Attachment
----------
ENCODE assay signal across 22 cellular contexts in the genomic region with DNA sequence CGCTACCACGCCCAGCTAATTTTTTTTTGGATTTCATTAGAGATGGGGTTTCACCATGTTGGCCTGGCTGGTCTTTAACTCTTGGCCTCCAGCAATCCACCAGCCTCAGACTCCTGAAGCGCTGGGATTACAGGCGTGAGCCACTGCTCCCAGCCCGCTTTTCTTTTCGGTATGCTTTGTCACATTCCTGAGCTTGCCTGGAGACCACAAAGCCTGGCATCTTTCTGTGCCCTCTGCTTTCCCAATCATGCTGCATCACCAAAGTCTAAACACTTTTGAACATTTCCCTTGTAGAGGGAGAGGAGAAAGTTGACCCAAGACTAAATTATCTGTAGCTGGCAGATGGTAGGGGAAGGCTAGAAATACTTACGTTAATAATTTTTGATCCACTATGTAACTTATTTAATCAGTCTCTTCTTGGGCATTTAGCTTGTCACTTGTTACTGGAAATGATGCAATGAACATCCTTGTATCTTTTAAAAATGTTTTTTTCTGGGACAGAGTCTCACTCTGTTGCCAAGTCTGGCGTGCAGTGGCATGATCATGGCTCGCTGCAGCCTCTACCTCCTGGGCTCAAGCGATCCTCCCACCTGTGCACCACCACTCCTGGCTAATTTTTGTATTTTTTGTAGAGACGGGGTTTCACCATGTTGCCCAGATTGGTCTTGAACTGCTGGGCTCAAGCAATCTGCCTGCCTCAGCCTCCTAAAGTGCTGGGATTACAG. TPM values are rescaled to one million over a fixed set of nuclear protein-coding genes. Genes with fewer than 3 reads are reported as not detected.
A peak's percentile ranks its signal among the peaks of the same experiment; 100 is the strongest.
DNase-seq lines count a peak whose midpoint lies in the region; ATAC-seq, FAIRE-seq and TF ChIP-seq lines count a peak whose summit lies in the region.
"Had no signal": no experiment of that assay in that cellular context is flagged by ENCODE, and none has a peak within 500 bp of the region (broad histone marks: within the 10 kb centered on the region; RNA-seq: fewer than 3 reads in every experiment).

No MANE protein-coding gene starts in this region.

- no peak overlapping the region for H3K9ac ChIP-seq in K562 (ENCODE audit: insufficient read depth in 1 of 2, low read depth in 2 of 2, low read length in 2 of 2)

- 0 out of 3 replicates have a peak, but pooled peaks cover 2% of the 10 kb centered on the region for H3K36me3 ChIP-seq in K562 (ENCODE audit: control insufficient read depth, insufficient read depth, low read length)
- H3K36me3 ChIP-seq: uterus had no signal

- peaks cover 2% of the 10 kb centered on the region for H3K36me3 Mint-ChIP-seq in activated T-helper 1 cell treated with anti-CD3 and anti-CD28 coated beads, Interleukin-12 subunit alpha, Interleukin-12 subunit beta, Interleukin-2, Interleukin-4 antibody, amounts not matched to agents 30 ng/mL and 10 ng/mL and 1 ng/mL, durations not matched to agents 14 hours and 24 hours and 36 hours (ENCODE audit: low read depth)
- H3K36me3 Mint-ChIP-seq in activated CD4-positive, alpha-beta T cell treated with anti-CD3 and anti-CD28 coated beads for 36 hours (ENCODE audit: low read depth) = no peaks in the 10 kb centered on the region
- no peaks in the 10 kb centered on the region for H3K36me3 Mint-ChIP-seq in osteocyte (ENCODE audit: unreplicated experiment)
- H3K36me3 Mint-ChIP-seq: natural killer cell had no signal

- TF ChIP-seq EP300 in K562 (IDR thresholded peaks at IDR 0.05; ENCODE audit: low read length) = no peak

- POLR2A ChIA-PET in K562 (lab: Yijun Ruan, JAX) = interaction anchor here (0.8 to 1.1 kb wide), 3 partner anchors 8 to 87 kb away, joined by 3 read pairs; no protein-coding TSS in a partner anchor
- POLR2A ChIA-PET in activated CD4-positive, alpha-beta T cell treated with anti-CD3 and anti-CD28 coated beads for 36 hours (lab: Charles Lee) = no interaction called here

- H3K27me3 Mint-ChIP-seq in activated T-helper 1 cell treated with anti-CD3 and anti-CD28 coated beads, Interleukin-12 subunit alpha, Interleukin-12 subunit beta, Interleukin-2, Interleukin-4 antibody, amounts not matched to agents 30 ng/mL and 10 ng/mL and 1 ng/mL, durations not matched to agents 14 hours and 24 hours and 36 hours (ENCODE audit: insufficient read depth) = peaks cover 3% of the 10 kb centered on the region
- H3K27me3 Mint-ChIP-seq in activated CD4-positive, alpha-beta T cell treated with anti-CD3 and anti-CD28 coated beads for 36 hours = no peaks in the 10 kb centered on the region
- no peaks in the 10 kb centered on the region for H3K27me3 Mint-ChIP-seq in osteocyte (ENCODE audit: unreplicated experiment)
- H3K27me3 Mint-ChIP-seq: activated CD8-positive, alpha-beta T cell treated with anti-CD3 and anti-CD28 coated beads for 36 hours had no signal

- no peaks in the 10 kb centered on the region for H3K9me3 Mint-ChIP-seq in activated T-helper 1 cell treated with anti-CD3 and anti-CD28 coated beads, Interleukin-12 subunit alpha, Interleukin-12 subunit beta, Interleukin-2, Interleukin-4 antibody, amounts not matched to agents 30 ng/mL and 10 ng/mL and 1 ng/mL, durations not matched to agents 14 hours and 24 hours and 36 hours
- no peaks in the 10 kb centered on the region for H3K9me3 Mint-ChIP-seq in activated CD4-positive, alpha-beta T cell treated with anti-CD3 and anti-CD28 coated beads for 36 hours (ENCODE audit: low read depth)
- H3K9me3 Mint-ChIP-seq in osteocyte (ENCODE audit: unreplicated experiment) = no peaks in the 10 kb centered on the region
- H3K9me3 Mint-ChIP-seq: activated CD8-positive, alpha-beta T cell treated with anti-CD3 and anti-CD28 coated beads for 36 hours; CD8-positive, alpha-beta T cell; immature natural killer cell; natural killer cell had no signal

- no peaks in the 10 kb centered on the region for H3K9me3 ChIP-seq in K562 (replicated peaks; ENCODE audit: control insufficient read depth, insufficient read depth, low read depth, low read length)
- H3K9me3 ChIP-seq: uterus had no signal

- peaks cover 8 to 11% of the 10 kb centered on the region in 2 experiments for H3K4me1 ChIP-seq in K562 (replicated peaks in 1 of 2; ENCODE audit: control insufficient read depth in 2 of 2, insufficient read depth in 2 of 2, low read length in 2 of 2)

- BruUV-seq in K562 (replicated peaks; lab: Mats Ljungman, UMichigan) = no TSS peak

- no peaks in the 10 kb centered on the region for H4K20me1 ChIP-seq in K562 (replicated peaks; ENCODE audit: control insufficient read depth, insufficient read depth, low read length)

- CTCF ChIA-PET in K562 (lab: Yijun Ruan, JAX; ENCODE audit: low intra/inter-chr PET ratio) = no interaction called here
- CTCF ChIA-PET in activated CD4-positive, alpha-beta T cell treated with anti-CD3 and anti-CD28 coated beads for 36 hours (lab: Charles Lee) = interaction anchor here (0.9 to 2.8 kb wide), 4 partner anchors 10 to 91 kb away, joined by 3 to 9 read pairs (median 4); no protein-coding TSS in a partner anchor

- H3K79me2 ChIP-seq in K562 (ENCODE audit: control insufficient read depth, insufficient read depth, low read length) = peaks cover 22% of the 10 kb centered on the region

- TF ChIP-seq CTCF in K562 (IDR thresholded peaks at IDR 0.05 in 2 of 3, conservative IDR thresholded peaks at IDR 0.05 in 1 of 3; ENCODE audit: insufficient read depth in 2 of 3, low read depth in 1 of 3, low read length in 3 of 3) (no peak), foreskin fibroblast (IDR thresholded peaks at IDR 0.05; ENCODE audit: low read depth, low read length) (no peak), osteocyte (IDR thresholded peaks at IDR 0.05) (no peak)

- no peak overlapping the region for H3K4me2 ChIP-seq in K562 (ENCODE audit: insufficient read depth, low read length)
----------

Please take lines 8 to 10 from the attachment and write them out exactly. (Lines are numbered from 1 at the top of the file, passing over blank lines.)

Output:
- H3K36me3 ChIP-seq: uterus had no signal

- peaks cover 2% of the 10 kb centered on the region for H3K36me3 Mint-ChIP-seq in activated T-helper 1 cell treated with anti-CD3 and anti-CD28 coated beads, Interleukin-12 subunit alpha, Interleukin-12 subunit beta, Interleukin-2, Interleukin-4 antibody, amounts not matched to agents 30 ng/mL and 10 ng/mL and 1 ng/mL, durations not matched to agents 14 hours and 24 hours and 36 hours (ENCODE audit: low read depth)
- H3K36me3 Mint-ChIP-seq in activated CD4-positive, alpha-beta T cell treated with anti-CD3 and anti-CD28 coated beads for 36 hours (ENCODE audit: low read depth) = no peaks in the 10 kb centered on the region